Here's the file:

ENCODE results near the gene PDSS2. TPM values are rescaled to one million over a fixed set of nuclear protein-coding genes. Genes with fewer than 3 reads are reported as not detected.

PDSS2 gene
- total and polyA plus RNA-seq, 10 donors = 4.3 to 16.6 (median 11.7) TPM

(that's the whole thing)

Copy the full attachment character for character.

ENCODE results near the gene PDSS2. TPM values are rescaled to one million over a fixed set of nuclear protein-coding genes. Genes with fewer than 3 reads are reported as not detected.

PDSS2 gene
- total and polyA plus RNA-seq, 10 donors = 4.3 to 16.6 (median 11.7) TPM